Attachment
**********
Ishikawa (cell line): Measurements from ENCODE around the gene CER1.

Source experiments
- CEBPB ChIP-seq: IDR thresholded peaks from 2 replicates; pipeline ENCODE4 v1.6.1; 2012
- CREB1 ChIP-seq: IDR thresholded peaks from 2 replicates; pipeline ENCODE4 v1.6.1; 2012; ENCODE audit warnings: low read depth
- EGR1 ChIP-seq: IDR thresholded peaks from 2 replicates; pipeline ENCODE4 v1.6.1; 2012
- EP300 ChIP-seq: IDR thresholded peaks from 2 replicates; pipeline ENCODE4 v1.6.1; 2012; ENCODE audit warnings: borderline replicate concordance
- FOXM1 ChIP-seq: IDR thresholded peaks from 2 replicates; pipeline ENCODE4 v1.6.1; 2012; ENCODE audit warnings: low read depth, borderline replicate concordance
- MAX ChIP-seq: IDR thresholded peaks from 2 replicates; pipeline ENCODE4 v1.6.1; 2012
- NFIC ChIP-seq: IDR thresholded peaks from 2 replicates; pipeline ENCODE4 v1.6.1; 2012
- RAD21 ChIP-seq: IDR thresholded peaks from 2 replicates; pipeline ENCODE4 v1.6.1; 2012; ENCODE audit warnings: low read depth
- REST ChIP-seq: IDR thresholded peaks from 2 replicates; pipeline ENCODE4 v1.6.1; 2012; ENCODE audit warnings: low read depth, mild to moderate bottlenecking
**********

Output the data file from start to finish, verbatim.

Ishikawa (cell line): Measurements from ENCODE around the gene CER1.

Source experiments
- CEBPB ChIP-seq: IDR thresholded peaks from 2 replicates; pipeline ENCODE4 v1.6.1; 2012
- CREB1 ChIP-seq: IDR thresholded peaks from 2 replicates; pipeline ENCODE4 v1.6.1; 2012; ENCODE audit warnings: low read depth
- EGR1 ChIP-seq: IDR thresholded peaks from 2 replicates; pipeline ENCODE4 v1.6.1; 2012
- EP300 ChIP-seq: IDR thresholded peaks from 2 replicates; pipeline ENCODE4 v1.6.1; 2012; ENCODE audit warnings: borderline replicate concordance
- FOXM1 ChIP-seq: IDR thresholded peaks from 2 replicates; pipeline ENCODE4 v1.6.1; 2012; ENCODE audit warnings: low read depth, borderline replicate concordance
- MAX ChIP-seq: IDR thresholded peaks from 2 replicates; pipeline ENCODE4 v1.6.1; 2012
- NFIC ChIP-seq: IDR thresholded peaks from 2 replicates; pipeline ENCODE4 v1.6.1; 2012
- RAD21 ChIP-seq: IDR thresholded peaks from 2 replicates; pipeline ENCODE4 v1.6.1; 2012; ENCODE audit warnings: low read depth
- REST ChIP-seq: IDR thresholded peaks from 2 replicates; pipeline ENCODE4 v1.6.1; 2012; ENCODE audit warnings: low read depth, mild to moderate bottlenecking